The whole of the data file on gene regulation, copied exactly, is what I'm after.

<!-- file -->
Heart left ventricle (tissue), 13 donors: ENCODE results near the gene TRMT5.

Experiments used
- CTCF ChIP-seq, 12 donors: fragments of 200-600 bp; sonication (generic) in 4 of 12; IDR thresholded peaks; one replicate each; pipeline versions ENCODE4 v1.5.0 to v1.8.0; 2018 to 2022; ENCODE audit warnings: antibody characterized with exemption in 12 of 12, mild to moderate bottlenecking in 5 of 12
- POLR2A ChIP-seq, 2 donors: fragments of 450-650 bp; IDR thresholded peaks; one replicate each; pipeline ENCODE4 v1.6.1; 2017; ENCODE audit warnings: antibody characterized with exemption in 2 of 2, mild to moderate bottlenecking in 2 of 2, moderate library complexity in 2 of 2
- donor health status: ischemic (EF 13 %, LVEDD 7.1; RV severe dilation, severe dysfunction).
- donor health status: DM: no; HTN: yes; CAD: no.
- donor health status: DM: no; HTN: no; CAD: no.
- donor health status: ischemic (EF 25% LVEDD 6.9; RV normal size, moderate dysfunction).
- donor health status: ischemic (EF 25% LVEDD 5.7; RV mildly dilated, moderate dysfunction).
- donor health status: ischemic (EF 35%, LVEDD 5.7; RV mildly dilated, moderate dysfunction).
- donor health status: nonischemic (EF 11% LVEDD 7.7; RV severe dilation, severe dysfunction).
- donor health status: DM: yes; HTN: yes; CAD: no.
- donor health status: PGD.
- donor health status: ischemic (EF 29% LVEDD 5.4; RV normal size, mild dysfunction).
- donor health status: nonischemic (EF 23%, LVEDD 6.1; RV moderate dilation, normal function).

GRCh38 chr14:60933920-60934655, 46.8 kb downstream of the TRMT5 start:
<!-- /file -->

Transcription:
Heart left ventricle (tissue), 13 donors: ENCODE results near the gene TRMT5.

Experiments used
- CTCF ChIP-seq, 12 donors: fragments of 200-600 bp; sonication (generic) in 4 of 12; IDR thresholded peaks; one replicate each; pipeline versions ENCODE4 v1.5.0 to v1.8.0; 2018 to 2022; ENCODE audit warnings: antibody characterized with exemption in 12 of 12, mild to moderate bottlenecking in 5 of 12
- POLR2A ChIP-seq, 2 donors: fragments of 450-650 bp; IDR thresholded peaks; one replicate each; pipeline ENCODE4 v1.6.1; 2017; ENCODE audit warnings: antibody characterized with exemption in 2 of 2, mild to moderate bottlenecking in 2 of 2, moderate library complexity in 2 of 2
- donor health status: ischemic (EF 13 %, LVEDD 7.1; RV severe dilation, severe dysfunction).
- donor health status: DM: no; HTN: yes; CAD: no.
- donor health status: DM: no; HTN: no; CAD: no.
- donor health status: ischemic (EF 25% LVEDD 6.9; RV normal size, moderate dysfunction).
- donor health status: ischemic (EF 25% LVEDD 5.7; RV mildly dilated, moderate dysfunction).
- donor health status: ischemic (EF 35%, LVEDD 5.7; RV mildly dilated, moderate dysfunction).
- donor health status: nonischemic (EF 11% LVEDD 7.7; RV severe dilation, severe dysfunction).
- donor health status: DM: yes; HTN: yes; CAD: no.
- donor health status: PGD.
- donor health status: ischemic (EF 29% LVEDD 5.4; RV normal size, mild dysfunction).
- donor health status: nonischemic (EF 23%, LVEDD 6.1; RV moderate dilation, normal function).

GRCh38 chr14:60933920-60934655, 46.8 kb downstream of the TRMT5 start: